Frisor Hair Salon in Hale – Against Animal Testing
Frisor Salon & Wellness in Hale, Altrincham is an Aveda salon which is firmly against animal testing.
Aveda does not conduct animal testing, and does not ask others to do so on its behalf, except if required by law. While Aveda is continually developing new products, its product safety testing relies on the use of volunteer humans as well as numerous scientific databases.
Aveda’s commitment to the end of animal testing is wholehearted and without exception. In 1989, Aveda was the first company to endorse and sign the CERES Principles (Coalition for Environmentally Responsible Economies), which encourages higher corporate standards for corporate environmental performance and disclosure.
One of its most prized accolades is the 2004 PETA (People for the Ethical Treatment of Animals) Proggy Award for Progress as the Best Cruelty-Free Personal Care Products.
In 1997, Aveda was acquired by The Estée Lauder Companies, which shares its commitment to the elimination of animal testing. The Estée Lauder Companies was one of the first cosmetic companies to completely abandon animal testing on finished products in the late 1980s. In addition, thecCompany is one of the founding supporters of the Scientific Committee on Alternatives to Animal Testing of the European trade association COLIPA, and is a member of the European Partnership for Alternatives to Animal Testing.
The sad reality is, almost all ingredients have been tested on animals at some point. Some companies claim that they don’t conduct animal testing but then ask suppliers to conduct animal testing without disclosing this fact. Rather than make a questionable claim, Aveda’s choice is not to conduct animal testing or ask others to do so on our behalf, except if required by law, and to make the honest admission that, in certain cases, some of our ingredients may at some point have been tested on animals.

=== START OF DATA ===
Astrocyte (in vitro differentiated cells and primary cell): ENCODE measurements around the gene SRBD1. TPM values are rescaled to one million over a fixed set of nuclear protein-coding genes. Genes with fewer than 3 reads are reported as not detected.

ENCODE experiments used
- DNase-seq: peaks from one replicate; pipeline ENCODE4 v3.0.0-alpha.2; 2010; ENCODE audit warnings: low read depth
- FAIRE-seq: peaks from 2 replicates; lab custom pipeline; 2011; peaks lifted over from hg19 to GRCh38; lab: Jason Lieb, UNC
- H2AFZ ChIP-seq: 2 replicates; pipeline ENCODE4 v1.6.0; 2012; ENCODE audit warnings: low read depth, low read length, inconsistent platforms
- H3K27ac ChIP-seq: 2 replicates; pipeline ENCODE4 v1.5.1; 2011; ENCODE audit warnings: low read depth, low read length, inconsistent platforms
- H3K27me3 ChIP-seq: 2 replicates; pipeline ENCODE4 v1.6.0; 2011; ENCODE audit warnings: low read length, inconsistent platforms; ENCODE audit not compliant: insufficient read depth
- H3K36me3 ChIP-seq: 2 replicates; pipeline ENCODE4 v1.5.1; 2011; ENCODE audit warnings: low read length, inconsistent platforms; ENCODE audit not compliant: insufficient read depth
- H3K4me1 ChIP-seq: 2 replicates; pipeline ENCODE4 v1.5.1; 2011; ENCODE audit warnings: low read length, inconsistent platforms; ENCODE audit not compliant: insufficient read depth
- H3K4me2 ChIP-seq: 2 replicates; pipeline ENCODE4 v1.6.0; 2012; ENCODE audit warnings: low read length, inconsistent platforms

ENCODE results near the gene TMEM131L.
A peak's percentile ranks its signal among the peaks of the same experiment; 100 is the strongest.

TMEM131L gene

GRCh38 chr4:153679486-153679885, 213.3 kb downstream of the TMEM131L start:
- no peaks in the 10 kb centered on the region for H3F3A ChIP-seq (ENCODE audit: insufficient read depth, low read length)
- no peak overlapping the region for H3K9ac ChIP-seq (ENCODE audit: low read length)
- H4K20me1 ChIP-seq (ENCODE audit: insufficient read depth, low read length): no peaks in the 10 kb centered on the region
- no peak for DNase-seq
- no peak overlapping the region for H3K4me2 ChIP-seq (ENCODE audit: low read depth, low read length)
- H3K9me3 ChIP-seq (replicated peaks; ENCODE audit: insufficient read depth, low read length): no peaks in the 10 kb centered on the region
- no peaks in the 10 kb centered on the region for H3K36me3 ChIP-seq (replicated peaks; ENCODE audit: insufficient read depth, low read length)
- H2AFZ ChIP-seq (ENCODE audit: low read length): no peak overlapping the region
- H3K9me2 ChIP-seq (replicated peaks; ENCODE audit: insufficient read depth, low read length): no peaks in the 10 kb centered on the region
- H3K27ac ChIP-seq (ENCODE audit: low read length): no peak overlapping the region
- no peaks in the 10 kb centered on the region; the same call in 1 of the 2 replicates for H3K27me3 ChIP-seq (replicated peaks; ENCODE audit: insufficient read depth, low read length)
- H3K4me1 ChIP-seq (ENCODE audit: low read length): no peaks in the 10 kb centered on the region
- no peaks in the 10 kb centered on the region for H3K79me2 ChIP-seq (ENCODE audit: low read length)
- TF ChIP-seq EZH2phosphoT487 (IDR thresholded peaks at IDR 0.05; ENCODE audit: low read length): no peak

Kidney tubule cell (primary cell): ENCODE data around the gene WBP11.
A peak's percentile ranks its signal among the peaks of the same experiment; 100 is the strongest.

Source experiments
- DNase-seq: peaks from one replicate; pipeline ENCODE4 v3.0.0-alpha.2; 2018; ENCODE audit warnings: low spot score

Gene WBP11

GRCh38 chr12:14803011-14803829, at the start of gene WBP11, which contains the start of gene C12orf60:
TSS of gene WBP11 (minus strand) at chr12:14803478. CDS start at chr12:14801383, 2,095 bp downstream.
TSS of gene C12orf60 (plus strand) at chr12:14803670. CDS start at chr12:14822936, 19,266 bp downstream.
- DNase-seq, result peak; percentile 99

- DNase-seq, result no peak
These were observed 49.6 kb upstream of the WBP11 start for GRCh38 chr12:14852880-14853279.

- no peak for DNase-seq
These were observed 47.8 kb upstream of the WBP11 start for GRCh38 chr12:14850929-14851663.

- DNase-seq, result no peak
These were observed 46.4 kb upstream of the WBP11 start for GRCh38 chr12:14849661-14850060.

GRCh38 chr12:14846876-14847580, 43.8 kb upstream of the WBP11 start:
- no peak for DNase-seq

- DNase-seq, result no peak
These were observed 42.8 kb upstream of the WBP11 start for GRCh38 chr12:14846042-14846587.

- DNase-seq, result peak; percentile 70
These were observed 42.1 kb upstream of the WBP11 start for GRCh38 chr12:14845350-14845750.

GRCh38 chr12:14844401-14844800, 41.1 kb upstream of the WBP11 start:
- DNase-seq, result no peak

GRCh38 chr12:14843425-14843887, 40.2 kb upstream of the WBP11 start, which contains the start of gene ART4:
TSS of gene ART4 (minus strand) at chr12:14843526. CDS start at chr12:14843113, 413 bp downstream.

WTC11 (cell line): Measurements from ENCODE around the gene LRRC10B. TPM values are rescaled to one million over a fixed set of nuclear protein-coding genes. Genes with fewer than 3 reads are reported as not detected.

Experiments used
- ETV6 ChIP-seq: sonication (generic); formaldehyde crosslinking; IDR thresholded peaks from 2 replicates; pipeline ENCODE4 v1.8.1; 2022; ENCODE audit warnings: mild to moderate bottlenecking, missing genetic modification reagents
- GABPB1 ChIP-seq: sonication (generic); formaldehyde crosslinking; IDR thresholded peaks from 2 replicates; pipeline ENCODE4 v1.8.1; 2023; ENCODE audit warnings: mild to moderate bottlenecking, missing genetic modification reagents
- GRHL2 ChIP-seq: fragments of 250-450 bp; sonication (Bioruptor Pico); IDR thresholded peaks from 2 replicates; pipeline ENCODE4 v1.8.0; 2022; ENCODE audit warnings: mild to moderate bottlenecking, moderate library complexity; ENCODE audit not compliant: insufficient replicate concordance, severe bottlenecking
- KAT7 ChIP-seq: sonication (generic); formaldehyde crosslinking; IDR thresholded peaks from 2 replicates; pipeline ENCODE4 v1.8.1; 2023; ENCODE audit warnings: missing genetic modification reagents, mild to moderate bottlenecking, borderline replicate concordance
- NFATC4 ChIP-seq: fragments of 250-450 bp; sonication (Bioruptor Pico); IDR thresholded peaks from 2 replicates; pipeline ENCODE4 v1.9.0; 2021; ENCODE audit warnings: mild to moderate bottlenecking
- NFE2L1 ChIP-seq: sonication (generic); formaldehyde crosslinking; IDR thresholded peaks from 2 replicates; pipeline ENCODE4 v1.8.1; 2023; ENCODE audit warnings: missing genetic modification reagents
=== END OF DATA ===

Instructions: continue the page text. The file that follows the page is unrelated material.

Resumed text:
The opportunity for the future lies in working with advocacy and industry groups as well as the global scientific community to further the development of animal-free, in vitro alternatives to replace increasingly unnecessary in vivo tests.
Consumers—and the cosmetics world as a whole—sees the value we have in protecting animals, but new international regulations may simultaneously support and challenge efforts to protect animals. A ban on the marketing of cosmetic products that contain ingredients tested on animals to meet the safety requirements of the European cosmetic legislation now applies in the EU. However, for tests relating to repeated-dose toxicity, reproductive toxicity and toxicokinetics, the ban was not due to enter into effect before 2013. Once the marketing ban is in effect, no cosmetic products sold in the EU can have ingredients tested on animals for use in cosmetics after these dates.
A new European regulation called REACH began to be enforced in June 2008. As part of its goal to strengthen consumer and worker safety, REACH requires that all chemicals used in the EU be registered and evaluated according to set standards, which may include testing on animals for some chemicals. The REACH registration of ingredients already in use on the EU market will have to take place according to fixed deadlines and Aveda has put forth extensive efforts to develop alternative testing that will satisfy the regulations for raw materials without testing on animals.